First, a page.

ADHD and Diet in Children

by Kathryn Addington

The diagnosis of ADD and ADHD in children has become increasingly popular since the 1970's. Opinions on this condition vary quite a bit. There are those that believe the diagnosis is outrageous and children just need more skilled parenting or discipline. Then there are those who cannot imagine their family functioning without Ritalin, a popular stimulant used for children diagnosed with ADHD. Whatever the opinion, there do seem to be many children in America today struggling with hyperactivity and an inability to focus. Another trend that seems to be spreading quickly throughout the country, particularly in the Pacific Northwest, is a willingness to try holistic or alternative ways to deal with illness, mental or physical. This article will explore exactly what ADHD is and the link between children with ADHD and their diet. The Diagnostic and Statistical Manual of Mental Disorders IV, or DSM-IV, sets the standard for diagnostic criteria for mental disorders. It is published by the American Psychiatric Association (1994). ADHD is Attention Deficit Hyperactivity Disorder. The DSM-IV states that individuals with ADHD "display several signs of inattention, hyperactivity and/or signs of impulsivity." The DSM-IV describes some of the behaviors that may demonstrate patterns of these three signs:

  • "becoming easily distracted by irrelevant sights and sounds"
  • "rarely following instructions carefully and completely"
  • "feeling restless, often fidgeting with hands or feet, or squirming"
  • "having difficulty waiting in a line or for a turn"
The cause of ADHD is still unknown. ADHD does have a familial link. It is yet to be determined whether this is genetic or environmental; it is likely to be both. This diagnosis is typically made by a pediatrician or child psychiatrist. There is no "cure" for ADHD. However, it is often treated with stimulants, such as Ritalin, Concerta or Adderall. Many families are opting for an alternative to these stimulants. Parents are trying different techniques, such as specialized reward systems, Individual Education Plans (IEP's) in school and of course, changes to their children's diets, in hopes that they can avoid the use of medication.

Dr. Bejamin Feingold was one of the first physicians to actively encourage parents of children with ADHD to adjust their diet to help with behavioral problems. Working as an allergist in California, he developed the "Feingold Diet." This diet or program eliminates artificial coloring, artificial flavoring, aspartame and artificial preservatives BHA, BHT and TBHQ. This was developed to treat ADHD when Dr. Feigold discovered that as his patients with hives, asthma and other allergic reactions were put on this restrictive diet, their behavioral problems also decreased. Dr. Feingold's findings were by parent's report only, not scientific researchers. To find out more about the Feingold Program, visit the website:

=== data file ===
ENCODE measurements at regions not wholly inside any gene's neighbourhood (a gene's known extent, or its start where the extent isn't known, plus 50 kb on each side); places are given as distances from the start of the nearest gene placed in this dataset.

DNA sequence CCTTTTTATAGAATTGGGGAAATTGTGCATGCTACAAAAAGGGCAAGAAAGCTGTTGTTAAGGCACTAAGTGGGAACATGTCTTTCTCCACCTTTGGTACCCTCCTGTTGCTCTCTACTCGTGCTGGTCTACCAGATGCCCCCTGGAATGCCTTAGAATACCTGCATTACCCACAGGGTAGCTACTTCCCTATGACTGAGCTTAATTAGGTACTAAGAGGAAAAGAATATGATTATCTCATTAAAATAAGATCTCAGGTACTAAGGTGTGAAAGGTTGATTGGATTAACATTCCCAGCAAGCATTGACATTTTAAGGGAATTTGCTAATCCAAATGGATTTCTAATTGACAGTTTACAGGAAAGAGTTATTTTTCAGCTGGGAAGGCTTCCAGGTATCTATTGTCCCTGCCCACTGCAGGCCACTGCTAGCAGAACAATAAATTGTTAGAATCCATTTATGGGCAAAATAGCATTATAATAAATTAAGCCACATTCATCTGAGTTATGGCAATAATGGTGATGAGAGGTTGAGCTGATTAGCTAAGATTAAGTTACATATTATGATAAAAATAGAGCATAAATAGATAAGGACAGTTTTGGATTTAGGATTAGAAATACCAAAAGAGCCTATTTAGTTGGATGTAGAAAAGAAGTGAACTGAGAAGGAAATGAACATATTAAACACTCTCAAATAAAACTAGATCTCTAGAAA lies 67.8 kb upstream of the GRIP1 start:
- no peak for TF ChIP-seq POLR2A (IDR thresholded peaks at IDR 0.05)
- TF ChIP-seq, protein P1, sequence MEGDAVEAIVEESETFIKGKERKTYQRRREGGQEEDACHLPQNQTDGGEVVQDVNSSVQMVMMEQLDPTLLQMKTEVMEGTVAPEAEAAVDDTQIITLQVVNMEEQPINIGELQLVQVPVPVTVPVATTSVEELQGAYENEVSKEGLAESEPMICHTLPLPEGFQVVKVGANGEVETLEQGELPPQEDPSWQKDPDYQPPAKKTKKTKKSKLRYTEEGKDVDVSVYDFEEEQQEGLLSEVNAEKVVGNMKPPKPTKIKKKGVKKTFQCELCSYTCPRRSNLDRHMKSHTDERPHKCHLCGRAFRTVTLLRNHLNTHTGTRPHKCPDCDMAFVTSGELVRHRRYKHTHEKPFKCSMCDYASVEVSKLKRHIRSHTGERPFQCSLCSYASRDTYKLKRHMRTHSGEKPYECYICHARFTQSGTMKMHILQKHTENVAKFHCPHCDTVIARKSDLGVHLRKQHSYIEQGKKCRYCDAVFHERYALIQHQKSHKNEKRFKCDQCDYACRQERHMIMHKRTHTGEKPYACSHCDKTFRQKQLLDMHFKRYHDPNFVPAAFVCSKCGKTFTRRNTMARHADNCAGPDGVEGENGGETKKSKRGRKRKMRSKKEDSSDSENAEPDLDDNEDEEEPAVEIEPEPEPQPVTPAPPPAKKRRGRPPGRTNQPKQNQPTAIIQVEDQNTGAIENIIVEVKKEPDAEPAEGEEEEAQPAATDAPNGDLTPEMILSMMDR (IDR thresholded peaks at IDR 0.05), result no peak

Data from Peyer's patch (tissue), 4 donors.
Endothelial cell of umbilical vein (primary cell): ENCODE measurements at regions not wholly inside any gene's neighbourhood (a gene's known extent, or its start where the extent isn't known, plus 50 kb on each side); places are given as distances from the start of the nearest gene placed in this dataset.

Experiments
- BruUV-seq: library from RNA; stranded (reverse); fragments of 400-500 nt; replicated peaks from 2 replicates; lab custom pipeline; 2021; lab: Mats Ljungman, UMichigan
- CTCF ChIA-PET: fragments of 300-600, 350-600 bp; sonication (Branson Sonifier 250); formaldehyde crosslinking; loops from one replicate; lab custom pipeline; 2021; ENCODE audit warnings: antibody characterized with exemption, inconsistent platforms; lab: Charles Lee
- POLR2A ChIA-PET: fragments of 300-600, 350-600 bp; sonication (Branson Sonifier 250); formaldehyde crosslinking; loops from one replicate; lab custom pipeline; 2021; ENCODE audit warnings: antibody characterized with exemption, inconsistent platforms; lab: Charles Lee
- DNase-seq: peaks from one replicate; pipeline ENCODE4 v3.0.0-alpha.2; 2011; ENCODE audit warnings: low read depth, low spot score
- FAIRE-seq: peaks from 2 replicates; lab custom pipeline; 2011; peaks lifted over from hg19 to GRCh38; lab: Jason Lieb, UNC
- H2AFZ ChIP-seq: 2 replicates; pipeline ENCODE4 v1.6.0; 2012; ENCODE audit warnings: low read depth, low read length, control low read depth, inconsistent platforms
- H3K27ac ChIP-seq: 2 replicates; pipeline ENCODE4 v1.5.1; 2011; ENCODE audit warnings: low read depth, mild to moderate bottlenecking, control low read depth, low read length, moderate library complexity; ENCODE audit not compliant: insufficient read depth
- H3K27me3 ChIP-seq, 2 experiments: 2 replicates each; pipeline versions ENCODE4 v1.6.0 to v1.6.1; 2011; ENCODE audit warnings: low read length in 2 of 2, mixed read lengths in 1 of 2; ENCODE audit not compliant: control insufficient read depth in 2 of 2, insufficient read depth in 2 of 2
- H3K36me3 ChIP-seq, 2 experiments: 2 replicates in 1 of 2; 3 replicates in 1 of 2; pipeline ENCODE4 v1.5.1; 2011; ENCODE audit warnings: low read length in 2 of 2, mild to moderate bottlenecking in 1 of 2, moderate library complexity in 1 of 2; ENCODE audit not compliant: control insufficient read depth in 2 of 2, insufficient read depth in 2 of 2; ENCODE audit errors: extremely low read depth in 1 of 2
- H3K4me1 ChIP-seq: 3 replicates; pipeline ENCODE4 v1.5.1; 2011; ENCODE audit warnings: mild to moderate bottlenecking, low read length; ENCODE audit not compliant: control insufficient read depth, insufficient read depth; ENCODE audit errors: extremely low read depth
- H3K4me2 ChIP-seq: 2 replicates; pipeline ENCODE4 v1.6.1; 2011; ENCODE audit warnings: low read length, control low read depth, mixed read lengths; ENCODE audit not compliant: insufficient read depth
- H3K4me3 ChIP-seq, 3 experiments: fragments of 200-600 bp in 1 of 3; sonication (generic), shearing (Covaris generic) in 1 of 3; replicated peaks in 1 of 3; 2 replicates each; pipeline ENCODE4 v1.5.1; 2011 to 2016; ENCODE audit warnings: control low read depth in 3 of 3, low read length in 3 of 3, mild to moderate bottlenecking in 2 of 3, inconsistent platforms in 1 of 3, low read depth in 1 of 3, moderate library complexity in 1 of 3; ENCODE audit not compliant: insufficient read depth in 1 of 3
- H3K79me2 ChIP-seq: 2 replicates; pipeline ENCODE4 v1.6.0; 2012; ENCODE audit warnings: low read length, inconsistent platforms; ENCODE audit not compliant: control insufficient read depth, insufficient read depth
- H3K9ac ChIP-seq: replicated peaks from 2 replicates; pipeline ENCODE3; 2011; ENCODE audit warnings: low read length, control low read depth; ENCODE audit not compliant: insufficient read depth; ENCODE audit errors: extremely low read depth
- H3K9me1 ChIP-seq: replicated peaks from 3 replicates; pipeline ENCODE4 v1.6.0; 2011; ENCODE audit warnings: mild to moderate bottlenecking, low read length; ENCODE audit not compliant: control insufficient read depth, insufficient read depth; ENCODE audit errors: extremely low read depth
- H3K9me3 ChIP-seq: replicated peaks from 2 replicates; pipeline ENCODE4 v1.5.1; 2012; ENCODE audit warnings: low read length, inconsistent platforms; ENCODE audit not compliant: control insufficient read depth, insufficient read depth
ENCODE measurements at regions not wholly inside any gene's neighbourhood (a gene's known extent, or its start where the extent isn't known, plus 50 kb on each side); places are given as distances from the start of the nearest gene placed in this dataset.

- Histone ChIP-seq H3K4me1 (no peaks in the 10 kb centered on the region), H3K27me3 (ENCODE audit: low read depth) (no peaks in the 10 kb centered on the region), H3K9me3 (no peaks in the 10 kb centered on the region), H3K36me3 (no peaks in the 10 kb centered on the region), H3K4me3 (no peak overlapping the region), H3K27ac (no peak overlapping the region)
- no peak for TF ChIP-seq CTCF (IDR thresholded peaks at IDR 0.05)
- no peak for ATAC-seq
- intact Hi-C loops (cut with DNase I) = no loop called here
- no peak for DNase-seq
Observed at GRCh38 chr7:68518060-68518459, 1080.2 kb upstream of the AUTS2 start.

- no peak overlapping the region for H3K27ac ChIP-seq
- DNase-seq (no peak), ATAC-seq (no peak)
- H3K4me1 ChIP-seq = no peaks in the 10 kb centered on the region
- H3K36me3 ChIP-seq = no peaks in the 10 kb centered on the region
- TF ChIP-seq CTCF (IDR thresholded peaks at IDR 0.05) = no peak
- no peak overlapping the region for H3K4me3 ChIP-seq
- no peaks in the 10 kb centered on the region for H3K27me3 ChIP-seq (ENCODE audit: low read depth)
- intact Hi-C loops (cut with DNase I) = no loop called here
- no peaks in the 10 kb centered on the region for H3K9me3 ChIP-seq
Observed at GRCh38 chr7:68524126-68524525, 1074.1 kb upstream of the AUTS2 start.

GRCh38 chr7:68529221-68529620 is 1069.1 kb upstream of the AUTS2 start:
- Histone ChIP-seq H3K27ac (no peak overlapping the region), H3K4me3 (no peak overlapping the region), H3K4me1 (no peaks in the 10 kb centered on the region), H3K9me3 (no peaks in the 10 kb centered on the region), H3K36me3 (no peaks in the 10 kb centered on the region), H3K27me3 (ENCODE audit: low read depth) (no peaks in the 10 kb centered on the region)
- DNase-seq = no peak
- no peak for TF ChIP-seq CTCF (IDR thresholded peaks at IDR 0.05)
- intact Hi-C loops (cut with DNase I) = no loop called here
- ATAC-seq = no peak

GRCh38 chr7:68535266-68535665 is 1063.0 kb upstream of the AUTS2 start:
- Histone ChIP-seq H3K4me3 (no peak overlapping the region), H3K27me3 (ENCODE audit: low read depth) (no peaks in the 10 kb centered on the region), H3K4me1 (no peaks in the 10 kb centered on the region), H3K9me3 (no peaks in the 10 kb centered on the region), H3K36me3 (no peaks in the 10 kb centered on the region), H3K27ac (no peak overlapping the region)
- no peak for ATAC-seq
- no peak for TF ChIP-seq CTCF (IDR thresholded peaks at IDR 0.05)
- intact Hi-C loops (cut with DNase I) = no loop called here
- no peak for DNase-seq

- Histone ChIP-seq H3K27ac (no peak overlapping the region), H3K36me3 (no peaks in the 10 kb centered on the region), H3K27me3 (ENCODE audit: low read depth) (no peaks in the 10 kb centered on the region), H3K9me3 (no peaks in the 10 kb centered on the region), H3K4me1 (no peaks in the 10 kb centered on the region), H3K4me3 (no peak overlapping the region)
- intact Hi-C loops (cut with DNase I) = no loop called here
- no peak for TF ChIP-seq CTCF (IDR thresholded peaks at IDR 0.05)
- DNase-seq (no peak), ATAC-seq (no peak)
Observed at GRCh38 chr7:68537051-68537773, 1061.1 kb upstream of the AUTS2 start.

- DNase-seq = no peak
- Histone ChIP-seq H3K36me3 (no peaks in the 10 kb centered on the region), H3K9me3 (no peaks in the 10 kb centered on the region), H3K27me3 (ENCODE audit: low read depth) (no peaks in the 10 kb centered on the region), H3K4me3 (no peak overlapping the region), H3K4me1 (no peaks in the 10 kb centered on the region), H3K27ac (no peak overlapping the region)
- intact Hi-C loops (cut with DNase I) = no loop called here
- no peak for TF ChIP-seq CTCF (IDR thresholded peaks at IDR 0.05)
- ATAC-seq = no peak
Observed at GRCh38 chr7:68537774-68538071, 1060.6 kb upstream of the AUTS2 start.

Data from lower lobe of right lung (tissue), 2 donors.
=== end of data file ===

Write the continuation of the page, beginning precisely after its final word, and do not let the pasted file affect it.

As Dr. Feingold's program popularized, it sparked the beginning of many, many studies researching the possible link between children's hyperactivity and their diet. The results of these studies vary drastically. Some of the studies look at a general population of children, putting some on a restricted diet and others eating an average diet without restriction. Most studies however, look at children with the diagnosis of ADHD and their diets. Most studies rely on reports from the subject's parents, which is far from objective. In many cases, there was even a drastic difference between the report given by the subject's mother and the subject's father, which shows that the data gathered is quite subjective. The findings of these studies were variable and there seemed to be a lack of consistent, solid information overall.

One alternative is to, as discussed above, place children with ADHD on a restrictive diet to help control behavior and encourage focus. Another theory discussed in an article found at, is the idea that children with ADHD may be lacking certain vitamins, minerals or have problems with glucose metabolism. This article, titled Attention Deficit Disorder Can Respond to a Diet Change, sites a study done which compared children "treated with Ritalin and children treated with vitamins, minerals, phytonutrients, amino acids, essential fatty acids, phospholipids and probiotics. Both groups showed significant and essentially identical improvement." Later in the article, there is a section discussing the possibility that glucose metabolism may have a link to hyperactivity. Catecholamine is a hormone released from the adrenal gland that regulates insulin secretion, making sure blood sugar does not get too low. Insulin is released from the pancreas, typically after a meal, to keep blood sugar from getting too high. However, a certain amount of blood sugar is necessary for brain activity and energy, so catecholamine ensures that levels are adequate. This article states that "ADHD children release only about half the amount of these hormones as normal children," which suggests that perhaps children are hyperactive to "force their adrenal glands to release more catecholamines."

When dealing with a child diagnosed with ADHD, there is no one, right way to treat them. This diagnosis, like most mental health diagnoses, is helpful because it categorizes behavior. This serves to better assist caregivers and providers in knowing what to do and how to help an individual. Every child is unique, no matter how similar their behavior is to another child. What may work for one child may not work for another. This is what makes mental or behavioral health difficult to study. It does seem to be clear that diet does not cause ADHD in children. At best, a restricted diet or the addition of certain nutrients may contribute to a decrease in hyperactivity and an increase in focus for some children.

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